The danger that threatened civilisation must have seemed great at the time, though it was probably less than had been the case when the fate of the world, so to speak, had been in suspense on the day of Salamis. But the fears of Sicily, felt also, we may believe, in mainland Greece, were suddenly relieved. Hannibal had accomplished his object. He had exacted a never-to-be-forgotten vengeance for the death of his grandfather, and he wanted no more. Half Sicily was now in the hands of Carthage, and the Greek name was more humbled than it had been within the memory of man. He disbanded his army, and returned, laden with the spoils of war, to Carthage, where he was received with enthusiasm.
But the danger was only postponed. If Hannibal had been satisfied with the results of his campaign, Carthage was not. Its old ambition of dominating Sicily was revived, and for the next four years it made costly and incessant preparations for another invasion of the eastern or Greek portion of the island. Unfortunately the Sicilian Greeks spent the time, not in consolidating their strength, but in intestine strife. The most eminent citizen of Syracuse had made repeated attempts to establish a despotism. He had met with failure and death, but he left behind him a legacy of political hatred that might well have proved fatal to the State.
In 407 the hostile intention of Carthage became known to the Sicilian Greeks. They sent envoys to make a remonstrance, and to suggest a treaty of peace. No answer was given, and the preparations went on with unabated zeal.
In the following year the expedition sailed. Hannibal was again in command, but he shared his power with a young kinsman, Himilco by name. His force, on the most moderate computation, amounted to 120,000 men, with a fleet of 120 ships of war. It was in Agrigentum, to which the frontier of Greek Sicily had now been pushed back, that the storm was first to fall.
Agrigentum was a splendid city, second only to Syracuse in population, and not yielding even to it in magnificence and wealth. No city in the island or even in mainland Greece, Athens only excepted, could boast more stately temples and public buildings. Surrounded by a large and fertile territory, it carried on a profitable trade with the African coast. It could boast of one kind of wealth in which few Greek cities could vie with it—a noble breed of horses, which were seen at least as often in the front at the chariot-races of Olympia as the teams sent from Syracuse or Argos. Only two years before the time of which I am speaking an Agrigentine citizen had won the prize for four-horse chariots, and on his return home had been escorted from the frontier by three hundred private chariots each drawn by two white horses.
Agrigentum was built on a site naturally strong and had been skilfully fortified. It occupied a group, or rather part of a group, of hills which on all sides but one, the south-western, rose precipitously from the plain, so precipitously indeed that attack was impossible. On the north-east, crowning the height of the most lofty hill, was the citadel, approachable by one narrow path only.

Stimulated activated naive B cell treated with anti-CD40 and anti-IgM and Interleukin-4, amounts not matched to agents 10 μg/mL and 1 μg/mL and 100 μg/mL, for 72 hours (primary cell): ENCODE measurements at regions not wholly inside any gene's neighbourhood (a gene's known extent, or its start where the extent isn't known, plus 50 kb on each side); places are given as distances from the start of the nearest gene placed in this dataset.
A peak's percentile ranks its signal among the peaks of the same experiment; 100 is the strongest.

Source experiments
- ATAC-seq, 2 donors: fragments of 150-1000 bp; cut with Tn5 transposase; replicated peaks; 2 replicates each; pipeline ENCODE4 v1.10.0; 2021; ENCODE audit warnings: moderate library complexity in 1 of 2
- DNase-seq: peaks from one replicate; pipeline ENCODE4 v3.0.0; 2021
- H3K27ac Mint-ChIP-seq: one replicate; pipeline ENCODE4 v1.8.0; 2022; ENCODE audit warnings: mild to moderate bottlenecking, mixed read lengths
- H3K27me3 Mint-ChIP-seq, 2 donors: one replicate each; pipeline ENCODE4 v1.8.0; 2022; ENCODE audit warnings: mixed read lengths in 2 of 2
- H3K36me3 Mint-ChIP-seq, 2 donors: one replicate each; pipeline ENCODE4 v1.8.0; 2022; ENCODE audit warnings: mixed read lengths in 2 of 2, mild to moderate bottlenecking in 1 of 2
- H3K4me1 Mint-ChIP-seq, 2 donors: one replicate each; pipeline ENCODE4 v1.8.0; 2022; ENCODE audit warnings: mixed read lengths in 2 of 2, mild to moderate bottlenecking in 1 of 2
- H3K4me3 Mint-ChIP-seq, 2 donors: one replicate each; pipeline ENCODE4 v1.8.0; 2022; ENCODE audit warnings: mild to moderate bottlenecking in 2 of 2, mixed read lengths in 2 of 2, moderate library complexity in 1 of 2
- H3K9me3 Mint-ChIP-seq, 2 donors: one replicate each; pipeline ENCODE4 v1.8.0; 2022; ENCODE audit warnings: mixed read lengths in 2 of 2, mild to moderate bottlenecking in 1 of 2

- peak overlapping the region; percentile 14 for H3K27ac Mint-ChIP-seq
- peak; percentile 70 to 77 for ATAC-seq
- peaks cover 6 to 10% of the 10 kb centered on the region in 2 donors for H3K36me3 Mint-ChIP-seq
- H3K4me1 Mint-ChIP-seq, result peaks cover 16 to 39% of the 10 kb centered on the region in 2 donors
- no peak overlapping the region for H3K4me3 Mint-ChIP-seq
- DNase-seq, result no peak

While the fortifications were strong and well cared for, they were also adequately garrisoned. Besides a numerous force raised from her own citizens Agrigentum had in her pay eight hundred Campanian mercenaries, who three years before had served under Hannibal, and had thrown up their engagement dissatisfied with their pay. She had also secured the services of fifteen hundred other mercenaries who were under the command of Dexippus, a Spartan soldier of fortune. The citizens were confident in their ability to repel any attack that might be made on them. When Hannibal proposed a treaty of alliance, which, however, would permit Agrigentum to stand neutral in the approaching conflict, it was promptly rejected.
For a while all went well with the defence. Hannibal assaulted the town at the only point where an assault was possible, but accomplished nothing. He even lost his siege train, for the Agrigentines made a sally, captured, and burnt it. He then adopted the alternative plan of constructing a mound which would put the assailants on a level with the walls. The cemetery of Agrigentum was situated outside the walls in the same quarter as that which was the scene of the attack. Indeed, it was only here that there was any level space. Massive tombs of stone, in which reposed the remains of distinguished or wealthy Agrigentines of past days, abounded, and Hannibal, with the national carelessness of all religions other than his own, determined to make use of these materials for his siege work. His workmen had destroyed many of the tombs, and were busy with the most splendid of them all, that of Theron (tyrant of Agrigentum from 488 to 472) when a thunderbolt fell on the spot. This was regarded by the Carthaginians as a manifest token of the divine displeasure. The panic which followed largely increased the fatalities from a disease which now appeared in the camp. Thousands perished, Hannibal himself being one of the victims. It was not till various expiations, one of them a human sacrifice, had been made that Himilco, who now succeeded to the chief command, was able to resume the operations of the siege.